Understanding a Bank Statement

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Updated on Saturday, January 26, 2019


A bank statement is report that a bank or credit union sends out on a fixed date each month or quarter listing account activity from the previous statement period. That includes activities like deposits, withdrawals, interest paid, checks and any charges or fees. A bank statement will also show you your account balance at the time the statement period ended.

A bank statement is a great way to see if there are any inaccuracies in your account. You can also use it to track your finances, such as seeing whether your spending habits are on target.

The 7 key parts of your bank statement

Depending on your bank or credit union, your statement typically includes transaction details and account summary. It may also include how to report inaccurate information. For those who have multiple accounts (including both checking and savings accounts) with the same financial institution, your transactions may be lumped into one statement.

Here’s a sample:

Example of a bank statement

Bank statement usually displays the following information:

  • Bank information. You should see the name of your financial institution at the top, which can also include their contact details like their address and phone number.
  • Statement period. This is the period of time that’s covered by your statement.
  • Account information. This is where you’ll be able to see which account your statement is for, with the account type and number.
  • Account summary/rewards information. If your account offers rewards, such as cash back or points, you may see it listed in a separate section. Your statement could also list a summary of the types of transactions, giving you a total dollar amount for each one.
  • Account balance. You’ll be able to see your start account balance (at the beginning of the statement period) and your ending account balance (the last date of the statement period).
  • Account description. Your statement will list in order transactions that occurred. It’ll also include the amount withdrawn or deposited and brief description which can include the type of transaction and merchant information.
  • Fees. If you incurred any maintenance, overdraft or returned items fees, you may be able to see a summary of those transactions, including ones for the current statement and year to date.

Paper vs. paperless statements

Financial institutions typically give you the option to receive paper or electronic statements. If you’d rather receive paperless statements, you can ask your bank or credit union on how to change your account options.

In many cases, you can simply log into your checking or savings account online and do so in the account settings section. You may also be able to indicate how you want to receive your statements — via email or your bank will send you an alert so you can download whenever you log into your account. Most places will allow you to download a PDF copy of your statement so you can keep it in your files or print them out.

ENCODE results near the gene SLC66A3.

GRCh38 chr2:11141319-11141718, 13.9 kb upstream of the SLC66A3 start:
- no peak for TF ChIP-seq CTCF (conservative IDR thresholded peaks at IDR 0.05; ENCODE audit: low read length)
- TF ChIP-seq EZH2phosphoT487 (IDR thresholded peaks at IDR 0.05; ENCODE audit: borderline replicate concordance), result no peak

The advantage of going paperless is that it’ll save you from unnecessary clutter. It could also save you money — some banks and credit unions tack on a small fee if you opt to receive paper statements.

However, keeping paper statements also has its advantages. For one, if you don’t have regular access to a computer, having paper statements on file can come in handy. Or if you’re the type who gets overwhelmed by their inbox, getting paper statements can eliminate that and ensure you check your statements each month.

Also, if you’re managing finances for someone else, like an older member of your family, having paper statements can be less of a hassle than electronic statements since to access those documents, you’ll need to find online logins.

How long to keep your bank statements

Unlike tax documents, you don’t need to hold onto your bank statements for years. The general rule of thumb is that you should hold onto bank statements for a year. Of course, it depends on why you need those documents, such as for tax purposes or you’re using it to check your transactions.

Most banks will allow you to access up to a few years’ worth of statements, though check with yours to see what their policy is.

To get rid of paper statements, the safest way to do so is to shred them. Doing so can help prevent the risk of fraud or identity theft if you were to just throw away your pile of sensitive documents. You can either purchase one or go to your nearest office supply store where they can shred and dispose of them.

What to watch out for

With bank statements, make sure you store them in a safe place if you have paper statements or don’t log on to retrieve electronic copies over an open Wi-Fi connection. Doing so can put you at risk of someone stealing your personal information and using it to their advantage. When you review your bank statement, see if all the information is correct. If you have questions or want to report fraudulent activity, contact customer service as soon as possible.